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Rachel’s research explores multilingualism and interactions between Greeks and other cultures in the Hellenistic world, particularly Egypt and Central Asia. Her work involves looking at archaeological and written evidence from the ancient world.

Her work feeds into her teaching of the ‘Cleopatras’ module which explores the life of Cleopatra VII of Egypt, the last Queen of the Ptolemaic Dynasty.

Students look at ancient sources which were written by her Roman enemies and explore their criticism of her, much of which is based on her gender and ethnicity.

The course also puts an emphasis on recent receptions of Cleopatra. Students read some modern biographies of Cleopatra and on the basis of their reading and knowledge of ancient sources, are asked to pitch a new biography of Cleopatra. The idea is to make them think about modern biographies of ancient figures not just as academic works, but as commercial projects which are pitched to publishers.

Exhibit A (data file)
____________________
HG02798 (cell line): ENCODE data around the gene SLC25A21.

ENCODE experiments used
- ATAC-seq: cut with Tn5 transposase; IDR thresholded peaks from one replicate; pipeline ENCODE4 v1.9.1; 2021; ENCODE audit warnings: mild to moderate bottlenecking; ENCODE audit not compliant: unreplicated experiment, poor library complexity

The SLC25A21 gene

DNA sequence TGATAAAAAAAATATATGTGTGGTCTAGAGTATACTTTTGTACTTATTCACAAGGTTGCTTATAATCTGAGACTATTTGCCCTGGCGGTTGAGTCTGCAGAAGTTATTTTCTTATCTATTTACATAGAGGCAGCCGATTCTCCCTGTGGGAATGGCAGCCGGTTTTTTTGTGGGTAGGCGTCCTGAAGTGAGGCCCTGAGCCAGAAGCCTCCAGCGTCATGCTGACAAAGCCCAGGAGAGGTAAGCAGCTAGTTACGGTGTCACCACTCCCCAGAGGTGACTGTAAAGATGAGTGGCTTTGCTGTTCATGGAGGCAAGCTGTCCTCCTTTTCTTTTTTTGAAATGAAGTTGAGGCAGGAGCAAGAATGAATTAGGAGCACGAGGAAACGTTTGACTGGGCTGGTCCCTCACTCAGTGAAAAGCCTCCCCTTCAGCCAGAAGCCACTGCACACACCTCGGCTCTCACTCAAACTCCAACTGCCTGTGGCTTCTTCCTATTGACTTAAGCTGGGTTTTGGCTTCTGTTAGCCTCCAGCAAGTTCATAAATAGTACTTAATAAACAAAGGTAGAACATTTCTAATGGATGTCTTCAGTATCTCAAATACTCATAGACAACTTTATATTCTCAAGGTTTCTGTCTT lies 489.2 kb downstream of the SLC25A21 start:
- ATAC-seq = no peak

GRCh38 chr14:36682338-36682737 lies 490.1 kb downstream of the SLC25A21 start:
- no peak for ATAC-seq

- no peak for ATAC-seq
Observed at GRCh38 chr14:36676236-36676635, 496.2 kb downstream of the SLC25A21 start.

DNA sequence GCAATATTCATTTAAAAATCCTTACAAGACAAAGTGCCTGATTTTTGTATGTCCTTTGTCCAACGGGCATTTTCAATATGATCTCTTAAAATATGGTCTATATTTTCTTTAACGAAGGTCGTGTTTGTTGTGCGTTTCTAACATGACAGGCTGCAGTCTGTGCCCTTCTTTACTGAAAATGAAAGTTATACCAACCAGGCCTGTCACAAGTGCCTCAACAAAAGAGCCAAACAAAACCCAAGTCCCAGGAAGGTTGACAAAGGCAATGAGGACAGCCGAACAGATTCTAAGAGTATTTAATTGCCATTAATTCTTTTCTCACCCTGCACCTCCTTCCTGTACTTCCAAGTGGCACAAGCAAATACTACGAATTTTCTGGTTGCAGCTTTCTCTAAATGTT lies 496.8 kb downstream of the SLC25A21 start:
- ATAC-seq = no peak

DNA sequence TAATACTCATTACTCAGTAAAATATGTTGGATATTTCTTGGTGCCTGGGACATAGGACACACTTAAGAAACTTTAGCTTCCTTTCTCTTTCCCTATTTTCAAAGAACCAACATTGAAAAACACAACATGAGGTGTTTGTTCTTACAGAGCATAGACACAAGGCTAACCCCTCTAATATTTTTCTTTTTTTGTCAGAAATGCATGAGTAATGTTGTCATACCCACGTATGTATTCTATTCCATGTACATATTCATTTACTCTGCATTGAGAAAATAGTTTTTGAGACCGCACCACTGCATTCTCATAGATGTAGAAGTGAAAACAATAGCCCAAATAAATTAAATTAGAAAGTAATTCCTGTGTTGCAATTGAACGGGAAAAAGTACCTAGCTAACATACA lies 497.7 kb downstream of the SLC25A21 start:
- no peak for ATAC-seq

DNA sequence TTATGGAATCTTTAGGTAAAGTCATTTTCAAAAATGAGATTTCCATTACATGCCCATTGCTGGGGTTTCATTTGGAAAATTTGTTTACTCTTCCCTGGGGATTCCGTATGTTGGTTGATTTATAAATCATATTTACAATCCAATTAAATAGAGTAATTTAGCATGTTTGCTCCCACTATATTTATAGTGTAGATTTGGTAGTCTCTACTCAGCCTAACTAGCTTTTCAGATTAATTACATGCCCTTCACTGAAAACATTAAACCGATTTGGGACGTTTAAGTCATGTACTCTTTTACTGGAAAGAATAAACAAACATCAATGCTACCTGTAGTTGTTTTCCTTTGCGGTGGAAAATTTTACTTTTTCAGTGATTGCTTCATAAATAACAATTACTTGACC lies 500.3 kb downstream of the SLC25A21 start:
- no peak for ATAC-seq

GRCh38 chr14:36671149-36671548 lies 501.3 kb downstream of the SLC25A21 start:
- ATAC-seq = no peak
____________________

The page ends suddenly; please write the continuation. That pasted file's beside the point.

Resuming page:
Rachel’s work also influences her teaching on the ‘Pioneers of Classical Archaeology’ module. This module explores the methods and accomplishments of 19th–early 20th c. archaeologists in the ancient world. Although, most of those who became famous were European or American, many local excavators and dealers played a part in the archaeological discoveries of the period, and this module reveals their stories. Interestingly, many artefacts in the Department’s Ure Museum were acquired by archaeologists who are discussed in the module.

Rachel also teaches ancient languages. She emphasises that the ancient world was multilingual and spoke languages that are related to modern languages of the Middle East, like Arabic and Aramaic. We are one of the few Classics departments in the UK to offer an optional module in the ancient Egyptian language.

"I try and use my teaching as a way of getting students to think about race and ethnicity in the ancient and modern worlds."